Books

by John McFetridge
ECW Press, May 2014, $14.95

It was a time of political and social unrest. Riots and demonstrations. Bombs and machine guns. Violence and fear. Troops patrolled the streets, and helicopters filled the air, searchlights slashing the night skies. It was Montreal in 1970.

I was there.

So was the author. But McFetridge doesn’t dwell on the politics. Like the hero of this fast-moving procedural, young Montreal constable Eddie Dougherty doesn’t have the time.

Eddie, who grew up in the predominantly Irish, working-class neighborhood of Point St. Charles, is working out of Station 10. He’s “practically still a rookie,” and although perfectly bilingual, his mostly French-speaking colleagues instantly tag him as an Anglo, and have trouble pronouncing his name. “Doe-er-dee,” he patiently explains.

It starts with a wide-eyed Eddie standing guard over a mysterious package on the Victoria Bridge that links the island of Montreal with the suburbs, watching the bomb squad take care of business. They do—by nonchalantly chucking it into the St. Lawrence below.

It’s a fine opening, a black, what-the-hell shrug that sets the tone. Eddie is soon chasing after bombs all over town: from the stately manors of Westmount to the Champlain Bridge; from the Montreal Stock Exchange to McGill University.

But it’s when he’s dispatched to aid French-speaking Detective Carpentier, who’s having trouble in Eddie’s old stomping grounds, that things really explode. The body of a local girl has been found, and Eddie notes similarities with another case. Impressed with the rookie’s recall—and his familiarity with the neighborhood—Carpentier has Eddie transferred, temporarily, to assist him on the investigation.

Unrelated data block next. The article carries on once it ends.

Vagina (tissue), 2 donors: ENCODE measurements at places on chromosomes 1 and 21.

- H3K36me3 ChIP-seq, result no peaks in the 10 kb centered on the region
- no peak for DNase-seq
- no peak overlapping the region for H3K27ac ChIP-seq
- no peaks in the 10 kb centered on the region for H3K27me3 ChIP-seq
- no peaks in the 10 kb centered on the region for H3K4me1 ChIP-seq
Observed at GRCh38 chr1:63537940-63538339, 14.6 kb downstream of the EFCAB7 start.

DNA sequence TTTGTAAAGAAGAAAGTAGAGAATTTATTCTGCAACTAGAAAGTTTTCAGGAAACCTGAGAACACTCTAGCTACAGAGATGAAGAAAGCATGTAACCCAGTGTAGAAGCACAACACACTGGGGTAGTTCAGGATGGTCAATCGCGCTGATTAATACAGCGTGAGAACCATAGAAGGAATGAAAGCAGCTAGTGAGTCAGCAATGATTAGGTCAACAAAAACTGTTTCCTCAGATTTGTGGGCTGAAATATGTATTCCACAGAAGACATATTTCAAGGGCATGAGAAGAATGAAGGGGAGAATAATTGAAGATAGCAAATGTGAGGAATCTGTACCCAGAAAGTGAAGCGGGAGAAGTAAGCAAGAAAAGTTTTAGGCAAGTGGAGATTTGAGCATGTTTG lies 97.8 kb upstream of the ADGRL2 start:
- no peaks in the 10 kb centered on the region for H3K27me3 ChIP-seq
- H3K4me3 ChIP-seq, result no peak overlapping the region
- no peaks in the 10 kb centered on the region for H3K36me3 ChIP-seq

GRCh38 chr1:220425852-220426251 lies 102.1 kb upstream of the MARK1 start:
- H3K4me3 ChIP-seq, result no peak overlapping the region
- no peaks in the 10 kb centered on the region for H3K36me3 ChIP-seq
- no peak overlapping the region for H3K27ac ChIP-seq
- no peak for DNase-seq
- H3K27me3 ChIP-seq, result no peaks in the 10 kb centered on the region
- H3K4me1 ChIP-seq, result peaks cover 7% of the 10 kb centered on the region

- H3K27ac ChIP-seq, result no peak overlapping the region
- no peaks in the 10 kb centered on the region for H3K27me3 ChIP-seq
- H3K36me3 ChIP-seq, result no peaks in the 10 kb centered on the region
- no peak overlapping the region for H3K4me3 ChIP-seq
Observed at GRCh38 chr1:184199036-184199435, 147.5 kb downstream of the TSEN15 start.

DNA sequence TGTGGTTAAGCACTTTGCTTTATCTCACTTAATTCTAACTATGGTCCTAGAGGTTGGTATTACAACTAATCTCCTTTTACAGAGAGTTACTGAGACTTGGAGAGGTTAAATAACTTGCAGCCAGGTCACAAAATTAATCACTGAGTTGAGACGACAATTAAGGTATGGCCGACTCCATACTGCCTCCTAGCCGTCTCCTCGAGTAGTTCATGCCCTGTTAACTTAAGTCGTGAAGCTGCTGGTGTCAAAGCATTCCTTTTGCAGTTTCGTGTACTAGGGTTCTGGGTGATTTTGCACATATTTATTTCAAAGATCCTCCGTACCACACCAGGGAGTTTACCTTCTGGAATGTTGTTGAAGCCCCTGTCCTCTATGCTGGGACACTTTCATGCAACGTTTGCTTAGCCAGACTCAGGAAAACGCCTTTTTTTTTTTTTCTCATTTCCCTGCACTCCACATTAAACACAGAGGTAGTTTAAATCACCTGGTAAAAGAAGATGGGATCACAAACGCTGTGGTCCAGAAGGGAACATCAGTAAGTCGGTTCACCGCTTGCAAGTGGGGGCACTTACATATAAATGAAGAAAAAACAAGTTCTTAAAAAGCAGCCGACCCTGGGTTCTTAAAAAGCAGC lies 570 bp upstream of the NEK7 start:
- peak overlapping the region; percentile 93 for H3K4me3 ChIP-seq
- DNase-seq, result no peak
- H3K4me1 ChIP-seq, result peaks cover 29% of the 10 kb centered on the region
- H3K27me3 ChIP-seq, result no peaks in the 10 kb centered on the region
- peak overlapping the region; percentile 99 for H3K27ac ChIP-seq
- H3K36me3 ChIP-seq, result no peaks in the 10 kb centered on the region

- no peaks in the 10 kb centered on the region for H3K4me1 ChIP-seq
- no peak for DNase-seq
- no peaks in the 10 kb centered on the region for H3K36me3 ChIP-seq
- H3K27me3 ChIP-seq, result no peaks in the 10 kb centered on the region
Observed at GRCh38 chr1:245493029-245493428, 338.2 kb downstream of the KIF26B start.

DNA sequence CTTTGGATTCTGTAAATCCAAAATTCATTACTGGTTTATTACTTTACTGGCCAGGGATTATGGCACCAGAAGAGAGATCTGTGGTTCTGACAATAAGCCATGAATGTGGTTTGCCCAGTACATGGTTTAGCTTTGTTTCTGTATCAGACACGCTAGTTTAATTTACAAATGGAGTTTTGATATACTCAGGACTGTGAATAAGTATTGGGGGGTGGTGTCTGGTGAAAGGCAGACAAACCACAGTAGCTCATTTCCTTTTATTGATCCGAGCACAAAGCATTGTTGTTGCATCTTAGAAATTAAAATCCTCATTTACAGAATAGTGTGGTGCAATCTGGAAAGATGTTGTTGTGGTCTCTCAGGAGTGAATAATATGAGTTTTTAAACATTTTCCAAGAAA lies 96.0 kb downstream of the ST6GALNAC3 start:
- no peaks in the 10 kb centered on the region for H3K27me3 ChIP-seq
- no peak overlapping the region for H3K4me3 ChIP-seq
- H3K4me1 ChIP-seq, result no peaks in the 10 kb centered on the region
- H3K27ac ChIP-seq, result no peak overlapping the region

But there are plenty more bombs to go off, both literally and figuratively. There are a couple of high-profile kidnappings by the FLQ, a small band of terrorists out to “liberate” Quebec. Task forces are appointed, but the police are already stretched too thin. Politicians and pundits scream at each other. The Canadian army is called in. And through it all, Eddie and the homicide squad search for what looks like a serial killer.

McFetridge gets it all right, from the hysteria to the history, the pop culture shout-outs to the grim rhetoric of the times. It’s a taut, tight police procedural; tough and hard, but full of heart. It’s almost like going home….

Kevin Burton Smith

It was a time of political and social unrest. Riots and demonstrations. Bombs and machine guns. Violence and fear. Troops patrolled the streets, and helicopters filled the air, searchlights slashing the night skies. It was Montreal in 1970.

I was there.

So was the author. But McFetridge doesn’t dwell on the politics. Like the hero of this fast-moving procedural, young Montreal constable Eddie Dougherty doesn’t have the time.

Eddie, who grew up in the predominantly Irish, working-class neighborhood of Point St. Charles, is working out of Station 10. He’s “practically still a rookie,” and although perfectly bilingual, his mostly French-speaking colleagues instantly tag him as an Anglo, and have trouble pronouncing his name. “Doe-er-dee,” he patiently explains.

It starts with a wide-eyed Eddie standing guard over a mysterious package on the Victoria Bridge that links the island of Montreal with the suburbs, watching the bomb squad take care of business. They do—by nonchalantly chucking it into the St. Lawrence below.

It’s a fine opening, a black, what-the-hell shrug that sets the tone. Eddie is soon chasing after bombs all over town: from the stately manors of Westmount to the Champlain Bridge; from the Montreal Stock Exchange to McGill University.

But it’s when he’s dispatched to aid French-speaking Detective Carpentier, who’s having trouble in Eddie’s old stomping grounds, that things really explode. The body of a local girl has been found, and Eddie notes similarities with another case. Impressed with the rookie’s recall—and his familiarity with the neighborhood—Carpentier has Eddie transferred, temporarily, to assist him on the investigation.

But there are plenty more bombs to go off, both literally and figuratively. There are a couple of high-profile kidnappings by the FLQ, a small band of terrorists out to “liberate” Quebec. Task forces are appointed, but the police are already stretched too thin. Politicians and pundits scream at each other. The Canadian army is called in. And through it all, Eddie and the homicide squad search for what looks like a serial killer.

McFetridge gets it all right, from the hysteria to the history, the pop culture shout-outs to the grim rhetoric of the times. It’s a taut, tight police procedural; tough and hard, but full of heart. It’s almost like going home….

Teri Duerr
3698
McFetridge
May 2014
black-rock
14.95
ECW Press